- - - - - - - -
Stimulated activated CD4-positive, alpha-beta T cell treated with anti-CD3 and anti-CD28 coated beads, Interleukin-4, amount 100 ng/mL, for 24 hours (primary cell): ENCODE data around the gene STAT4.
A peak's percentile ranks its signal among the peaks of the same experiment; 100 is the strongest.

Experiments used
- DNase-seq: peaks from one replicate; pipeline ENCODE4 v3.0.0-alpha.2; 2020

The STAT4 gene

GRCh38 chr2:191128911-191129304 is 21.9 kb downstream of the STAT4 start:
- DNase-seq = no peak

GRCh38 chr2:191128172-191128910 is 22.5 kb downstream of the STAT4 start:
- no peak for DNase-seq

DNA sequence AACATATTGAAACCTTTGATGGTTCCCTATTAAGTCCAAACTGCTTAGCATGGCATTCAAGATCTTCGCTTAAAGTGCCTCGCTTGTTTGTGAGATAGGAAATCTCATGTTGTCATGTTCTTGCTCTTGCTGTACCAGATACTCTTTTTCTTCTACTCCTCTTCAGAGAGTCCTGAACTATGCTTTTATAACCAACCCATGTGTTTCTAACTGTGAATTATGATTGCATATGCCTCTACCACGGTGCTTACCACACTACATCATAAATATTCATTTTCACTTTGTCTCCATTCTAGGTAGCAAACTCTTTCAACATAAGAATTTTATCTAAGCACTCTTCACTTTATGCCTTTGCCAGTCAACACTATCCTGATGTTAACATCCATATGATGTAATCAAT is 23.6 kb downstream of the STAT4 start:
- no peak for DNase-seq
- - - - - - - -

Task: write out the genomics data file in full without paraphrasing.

Stimulated activated CD4-positive, alpha-beta T cell treated with anti-CD3 and anti-CD28 coated beads, Interleukin-4, amount 100 ng/mL, for 24 hours (primary cell): ENCODE data around the gene STAT4.
A peak's percentile ranks its signal among the peaks of the same experiment; 100 is the strongest.

Experiments used
- DNase-seq: peaks from one replicate; pipeline ENCODE4 v3.0.0-alpha.2; 2020

The STAT4 gene

GRCh38 chr2:191128911-191129304 is 21.9 kb downstream of the STAT4 start:
- DNase-seq = no peak

GRCh38 chr2:191128172-191128910 is 22.5 kb downstream of the STAT4 start:
- no peak for DNase-seq

DNA sequence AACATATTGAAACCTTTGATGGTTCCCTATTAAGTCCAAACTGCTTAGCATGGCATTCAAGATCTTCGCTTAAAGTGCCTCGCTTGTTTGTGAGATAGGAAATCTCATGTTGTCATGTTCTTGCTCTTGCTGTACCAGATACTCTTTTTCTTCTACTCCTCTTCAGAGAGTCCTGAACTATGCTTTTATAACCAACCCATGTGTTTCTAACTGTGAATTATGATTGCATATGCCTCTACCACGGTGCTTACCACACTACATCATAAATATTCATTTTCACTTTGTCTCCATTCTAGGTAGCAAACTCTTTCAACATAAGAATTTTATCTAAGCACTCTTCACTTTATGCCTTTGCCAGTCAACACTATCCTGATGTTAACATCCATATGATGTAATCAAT is 23.6 kb downstream of the STAT4 start:
- no peak for DNase-seq